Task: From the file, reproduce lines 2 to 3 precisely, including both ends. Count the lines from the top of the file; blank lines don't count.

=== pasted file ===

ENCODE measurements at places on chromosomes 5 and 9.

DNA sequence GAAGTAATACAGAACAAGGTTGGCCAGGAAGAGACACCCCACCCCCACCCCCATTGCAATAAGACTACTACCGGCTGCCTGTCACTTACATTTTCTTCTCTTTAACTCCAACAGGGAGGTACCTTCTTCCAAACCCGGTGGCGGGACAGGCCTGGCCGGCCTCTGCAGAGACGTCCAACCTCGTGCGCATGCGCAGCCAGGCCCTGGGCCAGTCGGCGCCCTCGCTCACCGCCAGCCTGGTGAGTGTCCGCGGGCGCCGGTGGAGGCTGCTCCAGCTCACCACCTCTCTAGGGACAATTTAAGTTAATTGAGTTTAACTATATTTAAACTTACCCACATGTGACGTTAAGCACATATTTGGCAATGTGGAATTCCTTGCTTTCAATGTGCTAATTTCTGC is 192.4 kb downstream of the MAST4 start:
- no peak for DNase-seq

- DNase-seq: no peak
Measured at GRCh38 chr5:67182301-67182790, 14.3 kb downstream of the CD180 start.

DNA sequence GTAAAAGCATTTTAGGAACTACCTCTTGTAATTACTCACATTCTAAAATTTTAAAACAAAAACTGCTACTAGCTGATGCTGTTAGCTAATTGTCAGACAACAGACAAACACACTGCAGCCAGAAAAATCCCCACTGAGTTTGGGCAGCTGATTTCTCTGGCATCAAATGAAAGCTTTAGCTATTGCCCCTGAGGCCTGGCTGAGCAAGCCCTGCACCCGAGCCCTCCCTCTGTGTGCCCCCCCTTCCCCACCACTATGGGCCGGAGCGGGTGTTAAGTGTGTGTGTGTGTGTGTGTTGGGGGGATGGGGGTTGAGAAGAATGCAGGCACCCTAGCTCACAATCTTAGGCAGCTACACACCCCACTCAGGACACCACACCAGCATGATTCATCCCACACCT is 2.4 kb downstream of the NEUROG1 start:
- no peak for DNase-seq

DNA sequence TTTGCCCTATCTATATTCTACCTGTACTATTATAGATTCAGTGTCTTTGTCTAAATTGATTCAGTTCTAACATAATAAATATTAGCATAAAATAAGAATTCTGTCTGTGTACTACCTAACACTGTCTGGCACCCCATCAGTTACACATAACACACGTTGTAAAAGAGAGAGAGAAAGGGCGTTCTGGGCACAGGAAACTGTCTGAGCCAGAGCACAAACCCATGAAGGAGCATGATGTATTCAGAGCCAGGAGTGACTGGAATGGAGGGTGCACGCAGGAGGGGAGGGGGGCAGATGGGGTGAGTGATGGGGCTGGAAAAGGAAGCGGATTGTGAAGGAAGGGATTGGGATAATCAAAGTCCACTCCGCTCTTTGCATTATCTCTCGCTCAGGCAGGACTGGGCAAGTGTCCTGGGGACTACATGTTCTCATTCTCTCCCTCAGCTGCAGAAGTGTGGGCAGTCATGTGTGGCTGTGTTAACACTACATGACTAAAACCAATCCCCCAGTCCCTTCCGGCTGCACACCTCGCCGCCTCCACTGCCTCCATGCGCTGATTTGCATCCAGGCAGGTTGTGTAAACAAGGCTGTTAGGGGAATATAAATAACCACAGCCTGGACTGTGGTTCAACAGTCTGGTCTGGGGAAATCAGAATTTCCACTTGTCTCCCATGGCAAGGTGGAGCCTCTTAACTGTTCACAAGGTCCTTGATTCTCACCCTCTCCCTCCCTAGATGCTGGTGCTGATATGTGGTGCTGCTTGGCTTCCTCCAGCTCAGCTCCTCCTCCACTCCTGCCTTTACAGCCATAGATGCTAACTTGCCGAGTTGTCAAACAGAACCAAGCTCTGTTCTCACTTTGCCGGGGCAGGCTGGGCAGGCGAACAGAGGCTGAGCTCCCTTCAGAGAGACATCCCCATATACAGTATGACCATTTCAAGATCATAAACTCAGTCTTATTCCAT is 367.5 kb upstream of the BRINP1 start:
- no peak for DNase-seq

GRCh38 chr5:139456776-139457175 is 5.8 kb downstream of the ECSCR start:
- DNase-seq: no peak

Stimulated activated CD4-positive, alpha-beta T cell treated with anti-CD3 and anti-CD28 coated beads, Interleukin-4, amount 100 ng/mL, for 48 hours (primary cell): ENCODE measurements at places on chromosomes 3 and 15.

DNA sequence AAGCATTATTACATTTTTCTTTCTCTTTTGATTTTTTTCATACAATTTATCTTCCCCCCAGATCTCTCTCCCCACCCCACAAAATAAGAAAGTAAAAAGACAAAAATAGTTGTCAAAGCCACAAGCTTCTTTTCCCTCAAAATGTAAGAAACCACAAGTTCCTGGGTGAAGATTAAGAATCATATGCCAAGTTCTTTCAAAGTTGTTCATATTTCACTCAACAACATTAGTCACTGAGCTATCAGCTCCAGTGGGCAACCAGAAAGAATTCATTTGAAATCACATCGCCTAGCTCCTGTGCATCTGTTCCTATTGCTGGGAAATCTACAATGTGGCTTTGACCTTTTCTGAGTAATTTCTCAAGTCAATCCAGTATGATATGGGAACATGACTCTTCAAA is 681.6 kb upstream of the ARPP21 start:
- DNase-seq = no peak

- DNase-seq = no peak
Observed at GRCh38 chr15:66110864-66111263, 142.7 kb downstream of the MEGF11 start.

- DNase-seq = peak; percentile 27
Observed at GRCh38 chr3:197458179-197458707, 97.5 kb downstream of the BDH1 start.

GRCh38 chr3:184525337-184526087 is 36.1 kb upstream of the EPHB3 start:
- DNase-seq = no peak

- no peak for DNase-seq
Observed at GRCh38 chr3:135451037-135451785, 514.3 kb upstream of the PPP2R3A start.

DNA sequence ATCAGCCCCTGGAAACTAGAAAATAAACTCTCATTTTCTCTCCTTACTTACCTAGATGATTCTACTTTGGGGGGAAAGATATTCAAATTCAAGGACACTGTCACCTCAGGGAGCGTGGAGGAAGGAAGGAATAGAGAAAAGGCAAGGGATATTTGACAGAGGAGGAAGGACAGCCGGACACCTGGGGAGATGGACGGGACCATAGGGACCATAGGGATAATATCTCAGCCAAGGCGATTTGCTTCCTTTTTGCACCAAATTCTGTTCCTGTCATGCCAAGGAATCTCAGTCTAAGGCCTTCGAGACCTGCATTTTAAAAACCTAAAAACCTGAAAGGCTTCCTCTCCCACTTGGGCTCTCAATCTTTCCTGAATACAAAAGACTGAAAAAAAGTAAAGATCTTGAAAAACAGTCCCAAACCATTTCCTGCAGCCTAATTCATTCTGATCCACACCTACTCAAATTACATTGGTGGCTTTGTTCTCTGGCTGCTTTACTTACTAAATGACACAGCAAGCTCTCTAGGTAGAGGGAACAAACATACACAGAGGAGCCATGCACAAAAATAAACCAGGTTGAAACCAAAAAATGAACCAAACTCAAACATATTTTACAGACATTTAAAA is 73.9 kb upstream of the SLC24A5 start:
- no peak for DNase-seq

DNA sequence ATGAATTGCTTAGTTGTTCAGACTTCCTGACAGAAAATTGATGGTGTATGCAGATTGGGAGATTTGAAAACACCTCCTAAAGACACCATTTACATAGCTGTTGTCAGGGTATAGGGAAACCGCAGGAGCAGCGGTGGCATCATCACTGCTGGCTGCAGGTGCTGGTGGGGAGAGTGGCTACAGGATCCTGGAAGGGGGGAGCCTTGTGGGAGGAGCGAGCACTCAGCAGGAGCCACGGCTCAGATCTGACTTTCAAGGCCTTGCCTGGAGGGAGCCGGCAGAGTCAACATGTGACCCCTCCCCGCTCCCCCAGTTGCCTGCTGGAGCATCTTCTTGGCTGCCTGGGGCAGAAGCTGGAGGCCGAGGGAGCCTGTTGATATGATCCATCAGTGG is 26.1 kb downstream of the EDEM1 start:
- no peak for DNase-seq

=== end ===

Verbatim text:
DNA sequence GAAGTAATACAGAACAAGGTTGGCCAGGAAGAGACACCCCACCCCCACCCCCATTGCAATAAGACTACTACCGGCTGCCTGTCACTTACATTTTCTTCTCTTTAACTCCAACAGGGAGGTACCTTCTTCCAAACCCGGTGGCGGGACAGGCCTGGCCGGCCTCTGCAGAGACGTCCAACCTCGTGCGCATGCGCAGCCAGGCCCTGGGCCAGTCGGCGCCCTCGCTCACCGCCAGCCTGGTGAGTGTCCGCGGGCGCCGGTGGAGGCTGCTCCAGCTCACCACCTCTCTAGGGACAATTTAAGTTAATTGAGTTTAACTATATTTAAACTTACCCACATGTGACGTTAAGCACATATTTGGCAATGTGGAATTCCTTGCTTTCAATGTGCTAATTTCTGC is 192.4 kb downstream of the MAST4 start:
- no peak for DNase-seq